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Stocks Don’t Have the Same Memory as Investors

May 12, 2016

Just because a stock went down, doesn’t mean it will go back up. Yet, many investors hold on to losers waiting for them to return to the price paid so they could sell without taking a loss.  Or, they want to hold until it returns to their previous high.  This makes no sense.

There is no reason for a stock to increase back to an earlier price unless the fundamentals improve. However, waiting causes opportunities to be lost. A question to ask yourself is if you did not already own that stock whether you would buy it at the current price. Any negative response should lead to selling and reinvesting the proceeds in something you feel is priced properly.

On some level, I believe the values of groups of stock return to the mean over periods of time – about ten years. One way of verify this is to look at any annual report where they show the long term performance of their Company’s stock along with their peer group and the S&P 500 Index. The peer groups usually track the index and while they could be higher or lower, the graphs have the same ups and downs. A lone stock that is not a dog will have a similar tracking over that ten year period. Assuming I am correct, why stick with one stock that is under-performing waiting for it to go back up rather than shifting to a fund either in that sector or in the broad based market giving you a chance at the sector or market returns.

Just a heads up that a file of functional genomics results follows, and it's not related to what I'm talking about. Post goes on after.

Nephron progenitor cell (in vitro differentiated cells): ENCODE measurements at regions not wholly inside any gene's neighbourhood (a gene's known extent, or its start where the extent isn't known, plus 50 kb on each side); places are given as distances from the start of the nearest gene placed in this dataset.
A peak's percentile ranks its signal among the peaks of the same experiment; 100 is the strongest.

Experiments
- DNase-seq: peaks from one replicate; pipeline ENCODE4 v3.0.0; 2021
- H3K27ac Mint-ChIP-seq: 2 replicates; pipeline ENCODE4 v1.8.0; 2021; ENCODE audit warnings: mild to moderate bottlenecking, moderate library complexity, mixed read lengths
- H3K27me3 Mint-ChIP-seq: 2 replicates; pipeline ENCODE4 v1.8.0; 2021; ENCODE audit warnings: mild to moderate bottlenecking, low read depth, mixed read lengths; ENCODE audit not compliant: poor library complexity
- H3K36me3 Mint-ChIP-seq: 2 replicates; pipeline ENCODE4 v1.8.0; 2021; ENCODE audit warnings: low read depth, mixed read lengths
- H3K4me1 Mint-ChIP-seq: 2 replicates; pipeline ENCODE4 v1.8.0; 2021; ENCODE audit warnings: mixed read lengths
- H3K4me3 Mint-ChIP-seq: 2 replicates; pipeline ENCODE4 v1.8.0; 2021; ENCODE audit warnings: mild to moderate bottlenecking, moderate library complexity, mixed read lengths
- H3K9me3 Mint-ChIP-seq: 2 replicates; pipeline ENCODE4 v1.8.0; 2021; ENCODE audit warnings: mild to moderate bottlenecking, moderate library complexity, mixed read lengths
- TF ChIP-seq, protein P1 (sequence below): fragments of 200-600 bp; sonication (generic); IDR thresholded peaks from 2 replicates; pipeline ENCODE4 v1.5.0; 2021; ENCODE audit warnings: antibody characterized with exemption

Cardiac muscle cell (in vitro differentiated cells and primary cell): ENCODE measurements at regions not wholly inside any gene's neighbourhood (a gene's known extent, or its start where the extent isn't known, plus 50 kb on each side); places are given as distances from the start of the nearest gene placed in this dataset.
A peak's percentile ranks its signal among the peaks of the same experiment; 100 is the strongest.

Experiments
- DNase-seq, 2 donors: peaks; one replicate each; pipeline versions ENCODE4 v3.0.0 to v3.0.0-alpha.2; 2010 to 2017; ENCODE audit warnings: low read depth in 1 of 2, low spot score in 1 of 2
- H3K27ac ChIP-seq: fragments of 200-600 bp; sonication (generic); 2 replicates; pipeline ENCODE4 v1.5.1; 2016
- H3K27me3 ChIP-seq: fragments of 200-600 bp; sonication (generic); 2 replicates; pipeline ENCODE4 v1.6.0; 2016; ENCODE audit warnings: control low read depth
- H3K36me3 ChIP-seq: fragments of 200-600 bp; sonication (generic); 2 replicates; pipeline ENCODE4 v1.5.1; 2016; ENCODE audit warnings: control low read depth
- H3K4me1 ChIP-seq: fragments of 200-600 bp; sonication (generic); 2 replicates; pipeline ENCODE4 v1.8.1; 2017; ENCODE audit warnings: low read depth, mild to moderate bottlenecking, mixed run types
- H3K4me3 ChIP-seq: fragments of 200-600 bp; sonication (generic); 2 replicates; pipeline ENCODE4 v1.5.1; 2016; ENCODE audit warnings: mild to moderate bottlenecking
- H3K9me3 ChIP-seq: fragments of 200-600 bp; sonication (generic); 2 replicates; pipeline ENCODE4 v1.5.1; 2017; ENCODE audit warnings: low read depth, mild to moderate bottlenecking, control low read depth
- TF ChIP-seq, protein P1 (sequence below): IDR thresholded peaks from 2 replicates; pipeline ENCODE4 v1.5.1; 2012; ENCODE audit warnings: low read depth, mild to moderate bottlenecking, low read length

Upgrading by selling can enable you to take the loss for tax purposes. If the stock has high gains, albeit lower than they were, why not consider donating the shares to a donor advised fund lightening your exposure and freeing up cash you would use for charitable contributions to buy new stock funds.

Nothing is perfect, especially with investing. However, you should try to do sensible things based on solid plans and goals with a dispassionate objective eye on how your portfolio gives you a better chance of success, reduced exposure to losses and a more sustainable cash flow. And remember that stocks don’t have a memory!

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